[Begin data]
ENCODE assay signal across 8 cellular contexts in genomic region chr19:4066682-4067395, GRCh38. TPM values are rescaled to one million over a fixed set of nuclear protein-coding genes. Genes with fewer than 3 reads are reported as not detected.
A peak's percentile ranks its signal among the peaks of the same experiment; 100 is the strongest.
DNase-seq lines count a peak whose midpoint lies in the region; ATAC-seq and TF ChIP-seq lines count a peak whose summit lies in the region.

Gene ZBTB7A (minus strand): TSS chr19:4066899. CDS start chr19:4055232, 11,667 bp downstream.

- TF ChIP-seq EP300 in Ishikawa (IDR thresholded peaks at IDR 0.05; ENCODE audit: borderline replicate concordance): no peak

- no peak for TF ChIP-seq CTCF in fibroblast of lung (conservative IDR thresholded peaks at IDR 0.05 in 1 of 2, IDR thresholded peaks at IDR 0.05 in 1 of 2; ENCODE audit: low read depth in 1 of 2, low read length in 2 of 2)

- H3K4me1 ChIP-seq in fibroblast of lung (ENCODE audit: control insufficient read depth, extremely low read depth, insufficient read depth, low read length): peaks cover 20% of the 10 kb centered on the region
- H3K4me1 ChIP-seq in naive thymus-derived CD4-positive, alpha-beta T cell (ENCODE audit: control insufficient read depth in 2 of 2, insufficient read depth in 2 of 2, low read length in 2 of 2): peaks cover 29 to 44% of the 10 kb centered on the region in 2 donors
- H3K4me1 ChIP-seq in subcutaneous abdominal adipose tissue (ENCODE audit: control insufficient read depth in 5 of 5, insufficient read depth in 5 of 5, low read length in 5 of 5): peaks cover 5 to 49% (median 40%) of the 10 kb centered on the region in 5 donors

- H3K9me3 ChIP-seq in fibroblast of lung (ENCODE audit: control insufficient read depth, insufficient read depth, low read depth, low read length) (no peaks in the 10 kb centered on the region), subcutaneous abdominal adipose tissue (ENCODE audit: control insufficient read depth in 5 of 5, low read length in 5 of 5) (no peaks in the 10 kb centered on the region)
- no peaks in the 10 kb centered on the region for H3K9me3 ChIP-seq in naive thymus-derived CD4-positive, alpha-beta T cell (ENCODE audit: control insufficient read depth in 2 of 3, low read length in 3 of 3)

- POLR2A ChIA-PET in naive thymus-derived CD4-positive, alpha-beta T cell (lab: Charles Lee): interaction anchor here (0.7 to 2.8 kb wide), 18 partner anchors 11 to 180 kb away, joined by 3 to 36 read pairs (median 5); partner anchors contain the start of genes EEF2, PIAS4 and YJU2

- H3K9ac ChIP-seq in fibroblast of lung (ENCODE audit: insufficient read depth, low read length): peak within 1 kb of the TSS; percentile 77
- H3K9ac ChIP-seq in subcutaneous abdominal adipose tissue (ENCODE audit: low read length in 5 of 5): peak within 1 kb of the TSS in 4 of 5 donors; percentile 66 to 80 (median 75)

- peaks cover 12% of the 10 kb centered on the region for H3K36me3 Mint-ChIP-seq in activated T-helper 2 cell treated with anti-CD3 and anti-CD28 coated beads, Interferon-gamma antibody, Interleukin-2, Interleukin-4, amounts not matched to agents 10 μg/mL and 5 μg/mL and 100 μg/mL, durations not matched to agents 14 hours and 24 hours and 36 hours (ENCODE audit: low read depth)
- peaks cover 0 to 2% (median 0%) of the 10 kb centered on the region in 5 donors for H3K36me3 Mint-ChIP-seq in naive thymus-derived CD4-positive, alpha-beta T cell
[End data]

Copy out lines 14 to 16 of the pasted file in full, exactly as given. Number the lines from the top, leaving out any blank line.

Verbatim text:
- H3K9ac ChIP-seq in subcutaneous abdominal adipose tissue (ENCODE audit: low read length in 5 of 5): peak within 1 kb of the TSS in 4 of 5 donors; percentile 66 to 80 (median 75)

- peaks cover 12% of the 10 kb centered on the region for H3K36me3 Mint-ChIP-seq in activated T-helper 2 cell treated with anti-CD3 and anti-CD28 coated beads, Interferon-gamma antibody, Interleukin-2, Interleukin-4, amounts not matched to agents 10 μg/mL and 5 μg/mL and 100 μg/mL, durations not matched to agents 14 hours and 24 hours and 36 hours (ENCODE audit: low read depth)
- peaks cover 0 to 2% (median 0%) of the 10 kb centered on the region in 5 donors for H3K36me3 Mint-ChIP-seq in naive thymus-derived CD4-positive, alpha-beta T cell